A former airline boss and writer claims the U.S. downed Malaysia Airlines flight MH370 because the military feared it had been taken over by hackers and was about to be used in a 9/11-style attack.
Marc Dugain, the former chief executive of now-defunct Proteus Airlines, said the jumbo jet was shot down near a U.S. military base on the remote island of Diego Garcia in the Indian Ocean after it was hacked.
Russia’s government has pushed the country into an economic crisis by not tackling its financial problems fast enough, former finance minister Alexei Kudrin said on Monday, as evidence mounted of trouble spreading through the economy.
The central bank bailed out its first victim of the collapsing currency, authorities announced a tax on grain exports to protect domestic stocks and a Reuters poll of 11 economists predicted that Russia’s gross domestic product would fall 3.6 percent next year.
Russia has been hit by what Economy Minister Alexei Ulyukayev recently called a “perfect storm” of plummeting oil prices, sanctions related to its military action in Ukraine, and a flight of investors’ capital — made worse by a lack of structural reforms that means the economy is overwhelmingly dependent on oil revenues.
This Los Angeles Times series looks and reads like distopian sci-fi. High tech green houses stretch across the land to the horizon. Workers exist in abject squalor. Or are they slaves? It depends on the the facility and the arbitrary whims of the crooks in charge. (View the image galleries, if you dare.)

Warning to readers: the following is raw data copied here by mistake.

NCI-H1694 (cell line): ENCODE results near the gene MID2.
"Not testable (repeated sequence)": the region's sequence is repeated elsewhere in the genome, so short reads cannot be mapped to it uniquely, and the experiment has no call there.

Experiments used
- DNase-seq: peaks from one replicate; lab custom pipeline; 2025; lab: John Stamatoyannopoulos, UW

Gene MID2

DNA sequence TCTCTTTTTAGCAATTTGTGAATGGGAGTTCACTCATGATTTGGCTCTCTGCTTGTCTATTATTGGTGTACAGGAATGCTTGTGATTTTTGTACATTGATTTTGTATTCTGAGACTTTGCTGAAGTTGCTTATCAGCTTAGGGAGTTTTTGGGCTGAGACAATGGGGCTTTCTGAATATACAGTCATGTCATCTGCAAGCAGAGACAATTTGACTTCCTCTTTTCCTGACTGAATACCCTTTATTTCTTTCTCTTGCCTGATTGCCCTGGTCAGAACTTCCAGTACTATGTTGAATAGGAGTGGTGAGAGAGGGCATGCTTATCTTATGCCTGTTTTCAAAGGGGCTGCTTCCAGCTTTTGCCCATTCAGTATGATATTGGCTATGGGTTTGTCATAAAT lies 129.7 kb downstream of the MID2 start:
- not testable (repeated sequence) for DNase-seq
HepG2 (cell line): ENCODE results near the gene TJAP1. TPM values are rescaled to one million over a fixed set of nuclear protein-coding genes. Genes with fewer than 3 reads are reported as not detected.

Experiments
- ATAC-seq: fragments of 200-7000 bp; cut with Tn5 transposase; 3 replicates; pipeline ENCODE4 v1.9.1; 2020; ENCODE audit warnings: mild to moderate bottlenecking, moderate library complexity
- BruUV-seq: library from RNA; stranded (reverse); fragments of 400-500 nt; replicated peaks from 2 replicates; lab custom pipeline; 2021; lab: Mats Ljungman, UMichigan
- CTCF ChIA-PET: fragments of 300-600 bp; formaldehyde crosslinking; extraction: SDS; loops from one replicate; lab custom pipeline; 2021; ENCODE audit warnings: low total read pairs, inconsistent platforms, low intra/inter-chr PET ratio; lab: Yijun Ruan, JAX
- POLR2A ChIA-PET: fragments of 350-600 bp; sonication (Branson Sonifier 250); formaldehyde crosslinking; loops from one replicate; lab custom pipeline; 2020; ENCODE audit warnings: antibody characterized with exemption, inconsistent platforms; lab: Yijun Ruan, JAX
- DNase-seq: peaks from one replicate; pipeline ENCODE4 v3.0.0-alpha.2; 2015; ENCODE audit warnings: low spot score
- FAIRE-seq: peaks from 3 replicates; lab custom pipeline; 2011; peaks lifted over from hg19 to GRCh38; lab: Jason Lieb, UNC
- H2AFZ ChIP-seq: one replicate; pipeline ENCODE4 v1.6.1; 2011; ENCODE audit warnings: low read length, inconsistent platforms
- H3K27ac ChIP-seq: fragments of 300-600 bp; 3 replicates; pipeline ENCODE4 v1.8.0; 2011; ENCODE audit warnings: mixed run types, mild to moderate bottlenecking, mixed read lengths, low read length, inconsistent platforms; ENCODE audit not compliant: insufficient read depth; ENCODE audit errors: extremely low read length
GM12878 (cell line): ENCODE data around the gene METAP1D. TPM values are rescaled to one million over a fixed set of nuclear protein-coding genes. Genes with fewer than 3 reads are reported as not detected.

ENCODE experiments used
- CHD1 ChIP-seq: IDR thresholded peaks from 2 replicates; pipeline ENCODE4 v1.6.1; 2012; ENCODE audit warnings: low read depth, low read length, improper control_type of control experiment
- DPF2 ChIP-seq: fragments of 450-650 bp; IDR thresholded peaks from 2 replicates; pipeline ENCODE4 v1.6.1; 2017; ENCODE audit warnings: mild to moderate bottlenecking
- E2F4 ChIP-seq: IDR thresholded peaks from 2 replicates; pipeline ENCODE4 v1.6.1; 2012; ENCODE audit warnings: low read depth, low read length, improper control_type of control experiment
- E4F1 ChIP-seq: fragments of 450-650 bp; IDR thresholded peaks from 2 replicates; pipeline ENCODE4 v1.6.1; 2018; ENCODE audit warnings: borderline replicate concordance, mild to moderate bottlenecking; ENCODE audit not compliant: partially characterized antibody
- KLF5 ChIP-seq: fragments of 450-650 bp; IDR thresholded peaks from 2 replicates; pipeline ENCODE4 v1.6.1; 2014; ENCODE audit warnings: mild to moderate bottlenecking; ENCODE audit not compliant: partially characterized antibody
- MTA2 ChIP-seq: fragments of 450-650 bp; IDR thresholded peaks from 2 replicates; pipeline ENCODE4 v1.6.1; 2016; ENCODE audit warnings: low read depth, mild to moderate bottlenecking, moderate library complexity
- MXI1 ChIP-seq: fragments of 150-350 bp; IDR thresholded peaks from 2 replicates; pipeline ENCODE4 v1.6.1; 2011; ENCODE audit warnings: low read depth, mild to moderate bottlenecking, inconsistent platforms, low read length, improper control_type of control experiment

And when you think you’ve seen it all, wait for the coup de grâce: Some workers wind up in debt to the company store.
This is a bad one; definitely among the worst I’ve ever posted here. And Americans are filling their bellies with it.
There are four parts to the series. The link below is to part one.
Via: Los Angeles Times:
The tomatoes, peppers and cucumbers arrive year-round by the ton, with peel-off stickers proclaiming “Product of Mexico.”
Farm exports to the U.S. from Mexico have tripled to $7.6 billion in the last decade, enriching agribusinesses, distributors and retailers.
American consumers get all the salsa, squash and melons they can eat at affordable prices. And top U.S. brands — Wal-Mart, Whole Foods, Subway and Safeway, among many others — profit from produce they have come to depend on.
These corporations say their Mexican suppliers have committed to decent treatment and living conditions for workers.
But a Los Angeles Times investigation found that for thousands of farm laborers south of the border, the export boom is a story of exploitation and extreme hardship.
Research Credit: ottilie
The highlighted box titled “The Importance of Maintaining Cover––No Matter What” at the end of the document provides an example of an occasion when a CIA officer was selected for secondary screening at an EU airport. During the screening his baggage was swiped and traces of explosives found. The officer “gave the cover story” to explain the explosives; that he had been in counterterrorism training in Washington, DC. Although he was eventually allowed to continue, this example begs the question: if the training that supposedly explained the explosives was only a cover story, what was a CIA officer really doing passing through an EU airport with traces of explosives on him, and why was he allowed to continue?